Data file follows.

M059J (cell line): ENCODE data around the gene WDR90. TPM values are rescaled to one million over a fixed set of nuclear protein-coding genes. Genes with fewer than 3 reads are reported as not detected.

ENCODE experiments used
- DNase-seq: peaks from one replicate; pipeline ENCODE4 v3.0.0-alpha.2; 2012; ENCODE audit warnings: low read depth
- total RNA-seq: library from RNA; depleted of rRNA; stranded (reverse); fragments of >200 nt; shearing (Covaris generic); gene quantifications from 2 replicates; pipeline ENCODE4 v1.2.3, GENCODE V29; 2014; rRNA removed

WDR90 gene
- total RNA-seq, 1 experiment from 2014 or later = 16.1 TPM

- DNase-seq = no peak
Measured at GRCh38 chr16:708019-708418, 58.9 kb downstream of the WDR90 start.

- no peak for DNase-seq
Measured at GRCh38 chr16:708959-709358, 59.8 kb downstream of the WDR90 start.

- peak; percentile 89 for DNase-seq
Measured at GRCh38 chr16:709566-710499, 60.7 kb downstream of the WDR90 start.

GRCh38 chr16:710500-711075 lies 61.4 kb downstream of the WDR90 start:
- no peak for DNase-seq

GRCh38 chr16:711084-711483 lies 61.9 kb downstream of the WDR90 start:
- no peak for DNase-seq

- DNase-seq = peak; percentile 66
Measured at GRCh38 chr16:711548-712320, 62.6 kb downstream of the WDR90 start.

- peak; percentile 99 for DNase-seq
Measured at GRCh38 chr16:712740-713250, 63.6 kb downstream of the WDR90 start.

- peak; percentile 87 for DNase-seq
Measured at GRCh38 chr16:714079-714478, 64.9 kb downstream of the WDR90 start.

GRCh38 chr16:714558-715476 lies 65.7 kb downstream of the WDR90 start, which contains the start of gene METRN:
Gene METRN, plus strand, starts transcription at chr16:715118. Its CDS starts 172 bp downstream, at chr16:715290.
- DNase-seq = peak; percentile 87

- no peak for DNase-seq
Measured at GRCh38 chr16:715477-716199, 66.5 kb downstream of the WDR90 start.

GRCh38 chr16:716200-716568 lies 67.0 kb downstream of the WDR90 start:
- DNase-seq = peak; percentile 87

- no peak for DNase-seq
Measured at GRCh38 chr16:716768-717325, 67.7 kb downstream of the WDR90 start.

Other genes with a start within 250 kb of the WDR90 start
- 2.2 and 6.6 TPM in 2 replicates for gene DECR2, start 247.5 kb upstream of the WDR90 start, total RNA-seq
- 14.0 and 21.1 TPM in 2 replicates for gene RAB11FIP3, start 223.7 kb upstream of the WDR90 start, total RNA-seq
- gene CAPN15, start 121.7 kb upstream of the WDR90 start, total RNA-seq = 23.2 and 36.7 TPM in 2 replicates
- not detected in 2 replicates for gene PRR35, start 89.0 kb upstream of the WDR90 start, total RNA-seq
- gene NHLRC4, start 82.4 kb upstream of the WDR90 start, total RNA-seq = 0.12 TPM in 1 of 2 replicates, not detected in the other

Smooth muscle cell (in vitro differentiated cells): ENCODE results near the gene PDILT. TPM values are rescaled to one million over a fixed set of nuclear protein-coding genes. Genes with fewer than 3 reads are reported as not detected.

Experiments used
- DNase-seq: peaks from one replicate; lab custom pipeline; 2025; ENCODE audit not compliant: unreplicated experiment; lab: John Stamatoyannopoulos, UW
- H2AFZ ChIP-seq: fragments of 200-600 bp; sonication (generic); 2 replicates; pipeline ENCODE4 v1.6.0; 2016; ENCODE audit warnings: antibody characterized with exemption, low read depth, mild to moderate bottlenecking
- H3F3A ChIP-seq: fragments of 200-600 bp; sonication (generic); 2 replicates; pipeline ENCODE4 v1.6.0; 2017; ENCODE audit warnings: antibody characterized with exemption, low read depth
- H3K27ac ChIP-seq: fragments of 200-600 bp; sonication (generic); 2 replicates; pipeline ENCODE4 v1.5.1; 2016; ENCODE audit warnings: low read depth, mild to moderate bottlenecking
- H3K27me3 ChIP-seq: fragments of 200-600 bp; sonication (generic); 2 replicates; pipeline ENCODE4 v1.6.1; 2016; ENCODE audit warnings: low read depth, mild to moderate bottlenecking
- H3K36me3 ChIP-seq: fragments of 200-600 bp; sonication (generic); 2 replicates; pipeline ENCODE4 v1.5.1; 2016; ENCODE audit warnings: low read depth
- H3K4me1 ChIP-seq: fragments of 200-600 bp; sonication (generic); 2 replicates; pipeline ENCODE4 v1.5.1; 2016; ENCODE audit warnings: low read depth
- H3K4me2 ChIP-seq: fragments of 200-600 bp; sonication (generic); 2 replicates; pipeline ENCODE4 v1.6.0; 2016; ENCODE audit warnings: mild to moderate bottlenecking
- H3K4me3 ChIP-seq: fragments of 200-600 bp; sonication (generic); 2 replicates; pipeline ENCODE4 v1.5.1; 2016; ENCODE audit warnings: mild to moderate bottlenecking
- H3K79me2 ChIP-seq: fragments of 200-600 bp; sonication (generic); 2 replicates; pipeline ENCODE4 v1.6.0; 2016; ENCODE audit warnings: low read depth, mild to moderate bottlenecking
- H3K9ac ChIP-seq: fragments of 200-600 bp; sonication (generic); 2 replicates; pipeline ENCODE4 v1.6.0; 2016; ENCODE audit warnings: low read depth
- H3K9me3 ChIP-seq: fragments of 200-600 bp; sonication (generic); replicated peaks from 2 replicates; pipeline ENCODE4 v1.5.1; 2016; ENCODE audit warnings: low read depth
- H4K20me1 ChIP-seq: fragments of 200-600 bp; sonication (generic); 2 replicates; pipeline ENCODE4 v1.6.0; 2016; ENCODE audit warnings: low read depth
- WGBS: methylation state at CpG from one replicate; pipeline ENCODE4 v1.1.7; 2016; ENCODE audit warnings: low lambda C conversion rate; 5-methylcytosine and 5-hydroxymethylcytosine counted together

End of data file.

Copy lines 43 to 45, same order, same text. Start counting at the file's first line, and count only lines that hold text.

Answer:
- H3K27ac ChIP-seq: fragments of 200-600 bp; sonication (generic); 2 replicates; pipeline ENCODE4 v1.5.1; 2016; ENCODE audit warnings: low read depth, mild to moderate bottlenecking
- H3K27me3 ChIP-seq: fragments of 200-600 bp; sonication (generic); 2 replicates; pipeline ENCODE4 v1.6.1; 2016; ENCODE audit warnings: low read depth, mild to moderate bottlenecking
- H3K36me3 ChIP-seq: fragments of 200-600 bp; sonication (generic); 2 replicates; pipeline ENCODE4 v1.5.1; 2016; ENCODE audit warnings: low read depth